My Uncle Jim is surprised I have not bragged about my accomplishments as the other members of my family have had. Uncle Jim asks me, what are doing with you life?
I ask him I am completing my phD in Sociology from the New School for Social Research in Manhattan. I have been doing ethnographic research of new Asian American Families and how they assimilated into America Society for the past 5 years. I completed all of my core classes and I just have to finish my 40 page doctoral thesis with my doctoral advisor.Uncle Jim seems unimpressed. He asks me, when are you going to be a successful a manager, businessman, or high level professional like the rest your family?
Uncle Jim reminds me that money is power. I tell Uncle Jim that I want to be an intellectual and I want to challenge the hidden power structures that we can't see. I want to work with the Proletariat to reveal the hidden powers of the Bourgeosie. I did not want to just study Marxist ideas, but to put them in practice.
Uncle Jim asks me, "What do Intellectuals do"?
I explain to Uncle Jim that Gilles Deleuze and Michel Focault both explained that the role of the intellectual.They believed that the role of the intellectual is not to serve the interests of the Capitalists and Bourgeoisie and, instead, they should help the Proletariat win power from the Bourgoisie. In society, there exists a constant power struggle between the Proletariat and the Bourgeoisie. Karl Marx said that all of history is a history of class struggle. Marx believed that the proletariat are aware of their oppression but unable to unite and overthrow the Bourgoisie and the capitalist system. Deleuze and Focault believe that struggle of the intellectuals and the Proletariat against capitalism and the Bourgeoisie is theory. Theory is practice. Theory is the struggle of the Proletariat against the Bourgeoisie for power. This constant power struggle is reflected by theory.
Uncle Jim asks me, "What can an Intellectual produce that is useful to society"?
The intellectual can produce can produce concepts that can impact many academic subjects. The Body without Organs concept, for example is a academic concept that has meaning many different academic fields. The Body without Organs is a theoretical state which man can never naturally reach. This state is devoid of any outside influence and is the natural emotions and feelings a human being can possess. The Body without Organs is not affected by socialization, the process of how humans learn social norms, customs, and values. The study of the Body without Organs can be helpful in the fields of Poltical Science, Sociology, Psychology, and other Social Science fields. This concept can help shape many social policies in America.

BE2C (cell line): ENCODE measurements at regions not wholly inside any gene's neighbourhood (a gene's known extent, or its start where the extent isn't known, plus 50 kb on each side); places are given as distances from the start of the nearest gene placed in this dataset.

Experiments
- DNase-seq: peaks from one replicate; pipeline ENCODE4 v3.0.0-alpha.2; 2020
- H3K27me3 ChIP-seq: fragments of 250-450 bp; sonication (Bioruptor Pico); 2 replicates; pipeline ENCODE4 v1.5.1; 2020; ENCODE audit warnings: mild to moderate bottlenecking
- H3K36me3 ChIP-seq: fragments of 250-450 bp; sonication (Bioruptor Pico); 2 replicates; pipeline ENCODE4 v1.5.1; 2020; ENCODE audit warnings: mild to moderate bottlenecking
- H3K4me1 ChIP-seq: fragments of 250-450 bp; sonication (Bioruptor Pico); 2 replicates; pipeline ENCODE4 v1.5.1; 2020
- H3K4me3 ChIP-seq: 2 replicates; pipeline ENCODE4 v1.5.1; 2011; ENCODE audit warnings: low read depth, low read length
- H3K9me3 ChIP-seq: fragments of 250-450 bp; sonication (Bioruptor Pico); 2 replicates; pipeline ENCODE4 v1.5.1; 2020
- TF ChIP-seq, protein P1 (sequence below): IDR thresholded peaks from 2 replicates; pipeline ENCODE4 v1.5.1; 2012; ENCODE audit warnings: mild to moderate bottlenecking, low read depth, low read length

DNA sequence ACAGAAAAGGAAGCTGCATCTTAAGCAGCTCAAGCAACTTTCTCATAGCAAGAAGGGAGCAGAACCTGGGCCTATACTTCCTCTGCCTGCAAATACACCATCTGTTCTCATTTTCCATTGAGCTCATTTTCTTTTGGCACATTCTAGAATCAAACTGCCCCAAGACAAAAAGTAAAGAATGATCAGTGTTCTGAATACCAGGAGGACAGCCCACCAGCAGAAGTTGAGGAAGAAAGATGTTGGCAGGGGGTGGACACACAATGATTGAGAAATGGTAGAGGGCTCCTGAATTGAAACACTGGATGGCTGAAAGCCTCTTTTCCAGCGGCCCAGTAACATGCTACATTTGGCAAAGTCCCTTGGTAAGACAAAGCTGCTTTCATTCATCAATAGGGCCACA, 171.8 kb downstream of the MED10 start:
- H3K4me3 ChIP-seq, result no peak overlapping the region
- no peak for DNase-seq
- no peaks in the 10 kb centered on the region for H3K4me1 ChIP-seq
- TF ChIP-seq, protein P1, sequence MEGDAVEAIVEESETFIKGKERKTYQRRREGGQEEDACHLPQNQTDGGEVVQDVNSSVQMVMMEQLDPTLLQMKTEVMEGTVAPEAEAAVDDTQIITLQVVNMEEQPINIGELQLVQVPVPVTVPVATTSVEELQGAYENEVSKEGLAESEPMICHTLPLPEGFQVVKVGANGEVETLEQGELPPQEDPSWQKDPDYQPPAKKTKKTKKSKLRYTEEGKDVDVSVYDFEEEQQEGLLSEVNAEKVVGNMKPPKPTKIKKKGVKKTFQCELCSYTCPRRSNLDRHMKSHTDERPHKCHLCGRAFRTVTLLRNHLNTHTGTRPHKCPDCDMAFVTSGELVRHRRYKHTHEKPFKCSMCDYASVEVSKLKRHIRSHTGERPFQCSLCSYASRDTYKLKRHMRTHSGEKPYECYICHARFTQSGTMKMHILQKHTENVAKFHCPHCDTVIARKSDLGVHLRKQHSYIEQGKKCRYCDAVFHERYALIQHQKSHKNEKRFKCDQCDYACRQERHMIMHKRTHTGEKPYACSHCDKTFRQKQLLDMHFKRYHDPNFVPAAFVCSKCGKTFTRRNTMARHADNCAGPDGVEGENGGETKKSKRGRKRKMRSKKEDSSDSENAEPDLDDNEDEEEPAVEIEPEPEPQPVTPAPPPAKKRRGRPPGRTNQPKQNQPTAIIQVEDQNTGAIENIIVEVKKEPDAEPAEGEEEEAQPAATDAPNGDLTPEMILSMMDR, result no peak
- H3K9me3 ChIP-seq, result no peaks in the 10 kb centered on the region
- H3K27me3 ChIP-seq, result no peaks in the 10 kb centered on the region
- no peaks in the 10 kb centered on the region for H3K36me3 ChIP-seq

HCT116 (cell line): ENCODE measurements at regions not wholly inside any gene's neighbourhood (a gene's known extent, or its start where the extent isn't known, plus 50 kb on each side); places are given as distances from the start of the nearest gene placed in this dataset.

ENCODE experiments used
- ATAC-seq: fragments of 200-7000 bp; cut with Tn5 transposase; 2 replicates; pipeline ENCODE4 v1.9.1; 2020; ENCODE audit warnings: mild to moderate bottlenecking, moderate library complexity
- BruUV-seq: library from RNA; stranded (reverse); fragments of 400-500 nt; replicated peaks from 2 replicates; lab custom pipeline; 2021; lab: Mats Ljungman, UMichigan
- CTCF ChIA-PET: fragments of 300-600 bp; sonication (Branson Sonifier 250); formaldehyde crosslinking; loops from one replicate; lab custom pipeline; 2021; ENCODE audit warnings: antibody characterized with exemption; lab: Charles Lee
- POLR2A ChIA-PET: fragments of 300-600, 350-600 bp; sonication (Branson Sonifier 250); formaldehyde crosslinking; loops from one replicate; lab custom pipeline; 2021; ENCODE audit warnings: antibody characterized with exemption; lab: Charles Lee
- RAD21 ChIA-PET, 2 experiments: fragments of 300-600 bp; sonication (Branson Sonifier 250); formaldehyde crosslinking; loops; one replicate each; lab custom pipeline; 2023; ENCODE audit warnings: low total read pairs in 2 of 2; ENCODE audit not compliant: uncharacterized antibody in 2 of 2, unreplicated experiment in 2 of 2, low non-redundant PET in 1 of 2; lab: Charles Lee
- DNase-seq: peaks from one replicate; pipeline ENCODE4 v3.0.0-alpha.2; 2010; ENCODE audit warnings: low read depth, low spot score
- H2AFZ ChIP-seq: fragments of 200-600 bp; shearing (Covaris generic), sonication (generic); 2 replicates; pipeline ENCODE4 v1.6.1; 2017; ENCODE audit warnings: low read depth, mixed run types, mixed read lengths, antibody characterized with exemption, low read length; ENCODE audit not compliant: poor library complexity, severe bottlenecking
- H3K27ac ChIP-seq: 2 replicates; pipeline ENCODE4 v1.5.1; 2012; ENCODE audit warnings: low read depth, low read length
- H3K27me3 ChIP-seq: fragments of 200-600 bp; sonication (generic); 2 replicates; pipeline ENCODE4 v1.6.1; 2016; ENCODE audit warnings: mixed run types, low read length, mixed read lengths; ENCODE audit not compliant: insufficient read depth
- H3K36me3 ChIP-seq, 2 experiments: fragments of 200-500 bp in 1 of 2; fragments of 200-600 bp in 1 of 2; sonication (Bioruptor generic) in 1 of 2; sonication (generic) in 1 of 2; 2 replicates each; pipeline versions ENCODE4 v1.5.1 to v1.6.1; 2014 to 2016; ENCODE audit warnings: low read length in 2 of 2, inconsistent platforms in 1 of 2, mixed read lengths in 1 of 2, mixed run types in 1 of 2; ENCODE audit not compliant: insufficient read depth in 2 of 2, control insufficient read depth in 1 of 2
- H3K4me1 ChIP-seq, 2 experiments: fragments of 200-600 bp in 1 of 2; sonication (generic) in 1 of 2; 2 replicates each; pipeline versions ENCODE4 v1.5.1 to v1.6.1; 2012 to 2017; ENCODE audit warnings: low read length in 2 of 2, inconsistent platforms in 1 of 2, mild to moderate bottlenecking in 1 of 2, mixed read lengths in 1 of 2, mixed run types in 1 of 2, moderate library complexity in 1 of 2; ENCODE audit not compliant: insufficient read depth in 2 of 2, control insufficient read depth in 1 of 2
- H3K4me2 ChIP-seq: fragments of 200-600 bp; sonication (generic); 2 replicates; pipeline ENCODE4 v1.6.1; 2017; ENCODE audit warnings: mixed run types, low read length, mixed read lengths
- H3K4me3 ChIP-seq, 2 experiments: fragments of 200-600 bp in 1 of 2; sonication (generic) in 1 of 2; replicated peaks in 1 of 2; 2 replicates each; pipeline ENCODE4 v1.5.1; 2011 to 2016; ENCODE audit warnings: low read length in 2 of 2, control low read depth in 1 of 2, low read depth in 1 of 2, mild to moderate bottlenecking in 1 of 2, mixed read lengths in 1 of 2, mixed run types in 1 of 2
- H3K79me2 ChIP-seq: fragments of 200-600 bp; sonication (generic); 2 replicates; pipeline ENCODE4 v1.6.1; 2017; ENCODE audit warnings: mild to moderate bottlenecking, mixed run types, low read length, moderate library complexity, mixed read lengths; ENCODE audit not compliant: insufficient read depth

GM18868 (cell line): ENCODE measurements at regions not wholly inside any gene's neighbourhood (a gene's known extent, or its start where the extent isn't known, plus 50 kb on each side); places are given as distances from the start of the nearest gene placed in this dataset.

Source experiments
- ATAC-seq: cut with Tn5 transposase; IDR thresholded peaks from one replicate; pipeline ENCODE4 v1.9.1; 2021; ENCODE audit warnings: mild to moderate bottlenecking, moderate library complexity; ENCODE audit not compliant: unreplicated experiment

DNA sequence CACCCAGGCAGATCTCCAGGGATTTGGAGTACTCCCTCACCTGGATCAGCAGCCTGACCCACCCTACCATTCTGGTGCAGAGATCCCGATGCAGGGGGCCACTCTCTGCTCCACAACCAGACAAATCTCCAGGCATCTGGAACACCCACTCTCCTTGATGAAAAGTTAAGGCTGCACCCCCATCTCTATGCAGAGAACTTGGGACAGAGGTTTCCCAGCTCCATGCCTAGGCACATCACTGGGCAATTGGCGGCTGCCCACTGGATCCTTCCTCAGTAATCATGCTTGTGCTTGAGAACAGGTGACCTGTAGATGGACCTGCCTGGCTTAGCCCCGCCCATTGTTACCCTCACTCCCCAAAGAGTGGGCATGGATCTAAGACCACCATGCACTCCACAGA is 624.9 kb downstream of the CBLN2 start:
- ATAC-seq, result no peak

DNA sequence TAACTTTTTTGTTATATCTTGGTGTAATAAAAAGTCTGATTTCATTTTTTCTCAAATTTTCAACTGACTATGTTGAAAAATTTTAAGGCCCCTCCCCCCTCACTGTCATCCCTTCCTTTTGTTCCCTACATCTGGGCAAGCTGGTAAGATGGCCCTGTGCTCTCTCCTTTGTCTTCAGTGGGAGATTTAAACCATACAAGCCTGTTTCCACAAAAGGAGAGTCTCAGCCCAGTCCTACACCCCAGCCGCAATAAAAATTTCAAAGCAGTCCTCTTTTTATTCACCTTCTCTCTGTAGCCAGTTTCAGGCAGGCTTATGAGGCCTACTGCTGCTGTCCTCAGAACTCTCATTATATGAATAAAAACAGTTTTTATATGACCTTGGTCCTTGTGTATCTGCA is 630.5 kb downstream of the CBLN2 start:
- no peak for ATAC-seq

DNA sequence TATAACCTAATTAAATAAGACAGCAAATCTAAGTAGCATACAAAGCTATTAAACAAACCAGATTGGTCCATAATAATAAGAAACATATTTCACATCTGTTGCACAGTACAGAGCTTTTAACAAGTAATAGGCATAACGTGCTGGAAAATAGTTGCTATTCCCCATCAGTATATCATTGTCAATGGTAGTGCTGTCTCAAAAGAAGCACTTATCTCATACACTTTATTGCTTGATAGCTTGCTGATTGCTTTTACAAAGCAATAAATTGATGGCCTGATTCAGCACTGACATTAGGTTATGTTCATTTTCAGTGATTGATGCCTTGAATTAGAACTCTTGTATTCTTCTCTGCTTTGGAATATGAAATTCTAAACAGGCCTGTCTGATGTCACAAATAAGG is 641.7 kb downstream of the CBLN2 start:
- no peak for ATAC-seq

After I finished explaining this Uncle Jim, Uncle Jim was floor was at his cellphone playing video games. I asked him if he understood what I said, and he said confidently, "Sure, why wouldn't I". I believe intellectuals have a responsibility to help the proletariat against the Bourgeosie. If all the intellectuals of the world untied with the Proletariat, the class struggle would end with a victory for the Proletariat. I think to myself, Uncle Jim is wrong. Money is not power. It's the people. It's society. Money is the illusion of power that the Bourgeosie uses against the Proletariat to keep the Proletariat oppressed. The Bourgeosie controls the means of production and they control the wealth of the Proletariat.Once people realize this, there will be a re-distribution of power that favors everyone, not just the Bourgeosie. For now, I have to finish my doctoral paper and meet with my doctoral advisor this week. I hope everything goes well. I hope there is no more family reunions in the near future.